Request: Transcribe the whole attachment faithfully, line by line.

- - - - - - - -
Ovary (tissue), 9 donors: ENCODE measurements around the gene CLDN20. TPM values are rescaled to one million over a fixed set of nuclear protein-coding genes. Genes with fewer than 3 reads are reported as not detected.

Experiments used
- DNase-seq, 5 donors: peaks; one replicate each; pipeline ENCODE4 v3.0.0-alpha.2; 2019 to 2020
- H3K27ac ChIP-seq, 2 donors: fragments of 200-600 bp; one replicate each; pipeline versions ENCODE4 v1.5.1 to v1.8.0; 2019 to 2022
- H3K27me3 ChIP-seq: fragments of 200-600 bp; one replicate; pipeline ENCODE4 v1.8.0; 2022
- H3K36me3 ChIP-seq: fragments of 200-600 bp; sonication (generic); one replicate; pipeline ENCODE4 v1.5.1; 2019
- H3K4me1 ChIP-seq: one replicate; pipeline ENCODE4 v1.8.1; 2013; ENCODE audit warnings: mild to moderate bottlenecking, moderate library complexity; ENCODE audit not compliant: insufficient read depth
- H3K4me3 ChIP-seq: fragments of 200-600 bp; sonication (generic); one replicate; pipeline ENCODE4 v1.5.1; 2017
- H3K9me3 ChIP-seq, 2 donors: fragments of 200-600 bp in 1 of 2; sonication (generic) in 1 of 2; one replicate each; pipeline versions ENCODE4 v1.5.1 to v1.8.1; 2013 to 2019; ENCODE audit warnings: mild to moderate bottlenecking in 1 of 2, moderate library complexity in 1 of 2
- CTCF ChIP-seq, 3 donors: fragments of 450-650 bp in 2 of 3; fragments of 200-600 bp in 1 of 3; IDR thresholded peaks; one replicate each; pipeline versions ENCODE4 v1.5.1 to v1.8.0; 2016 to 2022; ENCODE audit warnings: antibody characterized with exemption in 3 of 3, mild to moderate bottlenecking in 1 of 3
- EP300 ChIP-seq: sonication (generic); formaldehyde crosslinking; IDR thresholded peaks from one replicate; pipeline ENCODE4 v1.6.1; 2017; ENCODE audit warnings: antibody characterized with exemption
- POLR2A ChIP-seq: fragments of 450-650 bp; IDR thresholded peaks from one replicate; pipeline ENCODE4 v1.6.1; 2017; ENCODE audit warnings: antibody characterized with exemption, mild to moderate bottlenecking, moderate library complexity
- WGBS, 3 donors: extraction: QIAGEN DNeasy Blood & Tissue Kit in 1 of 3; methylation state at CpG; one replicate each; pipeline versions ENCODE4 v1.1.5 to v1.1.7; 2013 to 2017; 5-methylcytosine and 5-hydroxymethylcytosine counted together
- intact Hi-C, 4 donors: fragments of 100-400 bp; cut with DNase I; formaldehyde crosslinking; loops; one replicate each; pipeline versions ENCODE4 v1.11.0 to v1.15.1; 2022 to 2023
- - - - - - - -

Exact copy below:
Ovary (tissue), 9 donors: ENCODE measurements around the gene CLDN20. TPM values are rescaled to one million over a fixed set of nuclear protein-coding genes. Genes with fewer than 3 reads are reported as not detected.

Experiments used
- DNase-seq, 5 donors: peaks; one replicate each; pipeline ENCODE4 v3.0.0-alpha.2; 2019 to 2020
- H3K27ac ChIP-seq, 2 donors: fragments of 200-600 bp; one replicate each; pipeline versions ENCODE4 v1.5.1 to v1.8.0; 2019 to 2022
- H3K27me3 ChIP-seq: fragments of 200-600 bp; one replicate; pipeline ENCODE4 v1.8.0; 2022
- H3K36me3 ChIP-seq: fragments of 200-600 bp; sonication (generic); one replicate; pipeline ENCODE4 v1.5.1; 2019
- H3K4me1 ChIP-seq: one replicate; pipeline ENCODE4 v1.8.1; 2013; ENCODE audit warnings: mild to moderate bottlenecking, moderate library complexity; ENCODE audit not compliant: insufficient read depth
- H3K4me3 ChIP-seq: fragments of 200-600 bp; sonication (generic); one replicate; pipeline ENCODE4 v1.5.1; 2017
- H3K9me3 ChIP-seq, 2 donors: fragments of 200-600 bp in 1 of 2; sonication (generic) in 1 of 2; one replicate each; pipeline versions ENCODE4 v1.5.1 to v1.8.1; 2013 to 2019; ENCODE audit warnings: mild to moderate bottlenecking in 1 of 2, moderate library complexity in 1 of 2
- CTCF ChIP-seq, 3 donors: fragments of 450-650 bp in 2 of 3; fragments of 200-600 bp in 1 of 3; IDR thresholded peaks; one replicate each; pipeline versions ENCODE4 v1.5.1 to v1.8.0; 2016 to 2022; ENCODE audit warnings: antibody characterized with exemption in 3 of 3, mild to moderate bottlenecking in 1 of 3
- EP300 ChIP-seq: sonication (generic); formaldehyde crosslinking; IDR thresholded peaks from one replicate; pipeline ENCODE4 v1.6.1; 2017; ENCODE audit warnings: antibody characterized with exemption
- POLR2A ChIP-seq: fragments of 450-650 bp; IDR thresholded peaks from one replicate; pipeline ENCODE4 v1.6.1; 2017; ENCODE audit warnings: antibody characterized with exemption, mild to moderate bottlenecking, moderate library complexity
- WGBS, 3 donors: extraction: QIAGEN DNeasy Blood & Tissue Kit in 1 of 3; methylation state at CpG; one replicate each; pipeline versions ENCODE4 v1.1.5 to v1.1.7; 2013 to 2017; 5-methylcytosine and 5-hydroxymethylcytosine counted together
- intact Hi-C, 4 donors: fragments of 100-400 bp; cut with DNase I; formaldehyde crosslinking; loops; one replicate each; pipeline versions ENCODE4 v1.11.0 to v1.15.1; 2022 to 2023